Pyometra in a dog
I have to admit, I have performed a large number of emergency hysterectomies in dogs with infection of the womb (pyometra) but this was the biggest one I have ever seen.
Helga, a breeding Siberian Husky, was presented out of hours at 10pm with what the owner thought was sudden swelling of the stomach and discomfort soon after eating a large meal. We were thinking possible gastric dilation/bloat when we saw the large firm swelling. The owner mentioned she had been in season approx 4 weeks ago and had never had pups. She was drinking more than normal.
The swelling did not have a hollow sound to it when we tapped it with out finger so the next thing we thought of was over-eating or possibly a large pyometra. X-rays showed a massively enlarged thickened loop of the uterus. Given the history and findings, we diagnosed a massive pyometra.
Because of the size of the pyometra, we decided to operate then and there to avoid it rupturing overnight which would have led to sudden shock and death. We placed Helga on an IV drip and gave an injection of antibiotics and pre-anaesthetic medications.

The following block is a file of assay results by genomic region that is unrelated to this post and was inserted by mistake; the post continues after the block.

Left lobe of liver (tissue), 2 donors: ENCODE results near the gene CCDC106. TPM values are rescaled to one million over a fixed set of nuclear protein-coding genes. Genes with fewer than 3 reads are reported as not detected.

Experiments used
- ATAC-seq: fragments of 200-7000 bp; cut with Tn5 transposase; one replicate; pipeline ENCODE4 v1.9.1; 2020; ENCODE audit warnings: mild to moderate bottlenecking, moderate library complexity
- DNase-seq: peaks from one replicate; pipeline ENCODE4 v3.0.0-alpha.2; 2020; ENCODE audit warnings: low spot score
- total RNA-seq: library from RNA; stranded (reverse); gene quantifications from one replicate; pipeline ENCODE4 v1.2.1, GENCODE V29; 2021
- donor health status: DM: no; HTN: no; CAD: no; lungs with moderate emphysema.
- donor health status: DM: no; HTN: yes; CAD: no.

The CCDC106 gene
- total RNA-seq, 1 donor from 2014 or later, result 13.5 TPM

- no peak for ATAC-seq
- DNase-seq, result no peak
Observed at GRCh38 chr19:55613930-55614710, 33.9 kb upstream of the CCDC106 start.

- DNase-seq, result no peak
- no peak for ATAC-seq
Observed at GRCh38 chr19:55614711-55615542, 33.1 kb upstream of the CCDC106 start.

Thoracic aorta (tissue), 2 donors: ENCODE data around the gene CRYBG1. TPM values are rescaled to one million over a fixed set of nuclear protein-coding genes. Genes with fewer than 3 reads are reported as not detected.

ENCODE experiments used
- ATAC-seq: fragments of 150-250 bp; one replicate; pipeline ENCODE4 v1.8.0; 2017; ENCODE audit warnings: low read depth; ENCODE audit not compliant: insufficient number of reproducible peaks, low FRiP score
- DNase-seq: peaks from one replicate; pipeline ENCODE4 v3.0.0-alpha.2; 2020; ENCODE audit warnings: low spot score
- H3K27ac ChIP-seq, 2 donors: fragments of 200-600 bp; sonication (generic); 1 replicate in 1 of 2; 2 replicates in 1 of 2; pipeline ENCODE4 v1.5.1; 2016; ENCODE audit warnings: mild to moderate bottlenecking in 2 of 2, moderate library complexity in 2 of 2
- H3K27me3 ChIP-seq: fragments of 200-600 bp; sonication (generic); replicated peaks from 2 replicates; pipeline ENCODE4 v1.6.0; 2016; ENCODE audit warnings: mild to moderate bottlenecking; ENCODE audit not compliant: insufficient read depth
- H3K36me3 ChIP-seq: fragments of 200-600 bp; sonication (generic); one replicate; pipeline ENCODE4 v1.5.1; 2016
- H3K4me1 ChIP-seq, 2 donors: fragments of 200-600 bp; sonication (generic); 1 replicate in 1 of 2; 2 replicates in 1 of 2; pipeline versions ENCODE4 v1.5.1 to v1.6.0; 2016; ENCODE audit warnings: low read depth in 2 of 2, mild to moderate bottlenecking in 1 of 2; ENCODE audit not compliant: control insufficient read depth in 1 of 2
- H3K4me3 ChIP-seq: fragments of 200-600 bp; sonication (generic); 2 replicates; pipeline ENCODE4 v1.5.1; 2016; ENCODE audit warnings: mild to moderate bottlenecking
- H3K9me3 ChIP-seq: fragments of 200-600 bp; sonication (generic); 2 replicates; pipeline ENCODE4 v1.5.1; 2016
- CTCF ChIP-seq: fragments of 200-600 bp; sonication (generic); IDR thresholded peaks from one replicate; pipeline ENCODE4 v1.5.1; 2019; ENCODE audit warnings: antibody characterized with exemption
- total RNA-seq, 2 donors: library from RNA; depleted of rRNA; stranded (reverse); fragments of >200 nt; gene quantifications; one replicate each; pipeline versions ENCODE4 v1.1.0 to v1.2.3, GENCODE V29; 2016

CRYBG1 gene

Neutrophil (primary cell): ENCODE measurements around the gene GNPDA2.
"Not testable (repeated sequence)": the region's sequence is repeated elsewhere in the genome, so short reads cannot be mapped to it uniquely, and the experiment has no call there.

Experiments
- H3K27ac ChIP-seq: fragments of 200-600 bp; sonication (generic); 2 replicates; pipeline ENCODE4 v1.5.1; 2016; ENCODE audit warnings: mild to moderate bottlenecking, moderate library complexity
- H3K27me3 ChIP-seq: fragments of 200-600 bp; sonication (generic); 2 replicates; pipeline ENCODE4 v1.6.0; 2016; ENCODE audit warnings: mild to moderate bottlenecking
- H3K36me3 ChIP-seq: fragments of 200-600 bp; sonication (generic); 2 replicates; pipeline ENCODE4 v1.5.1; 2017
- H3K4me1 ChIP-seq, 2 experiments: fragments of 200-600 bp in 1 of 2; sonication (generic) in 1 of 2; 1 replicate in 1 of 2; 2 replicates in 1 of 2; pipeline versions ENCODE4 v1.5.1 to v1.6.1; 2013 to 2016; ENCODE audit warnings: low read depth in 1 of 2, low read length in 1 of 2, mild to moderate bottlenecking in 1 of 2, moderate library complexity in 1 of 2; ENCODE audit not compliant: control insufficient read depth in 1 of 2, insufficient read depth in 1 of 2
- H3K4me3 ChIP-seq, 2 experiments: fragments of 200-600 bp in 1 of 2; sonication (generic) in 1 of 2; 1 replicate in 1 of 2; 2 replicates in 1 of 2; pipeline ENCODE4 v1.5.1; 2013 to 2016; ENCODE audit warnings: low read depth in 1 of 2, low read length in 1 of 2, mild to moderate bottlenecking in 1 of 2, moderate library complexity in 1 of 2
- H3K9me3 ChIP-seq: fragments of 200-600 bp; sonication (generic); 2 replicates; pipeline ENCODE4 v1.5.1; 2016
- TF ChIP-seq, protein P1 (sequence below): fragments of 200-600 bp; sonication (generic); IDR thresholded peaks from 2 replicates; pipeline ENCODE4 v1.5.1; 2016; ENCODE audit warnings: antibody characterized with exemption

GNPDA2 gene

We anaesthetised her using Isoflurane and at surgery we found a 5.5kg (12lb) infected uterus which we removed. At midnight, we placed the final stitches in. Helga made an uneventful recovery over the next 24 hours and went home the next night.
Pyometra is a common problem in older un-desexed bitches. It normally presents as a draining infection from the vagina but in some dogs, like Helga, the cervix remains closed and there is nowhere for the pus to drain away. This is termed "closed" pyometra versus and "open" pyometra.
The risk of a pyometra infection, after hours callouts and emergency surgery are additional reasons why none breeding pets need to be desexed.
Advantages of desexing female dogs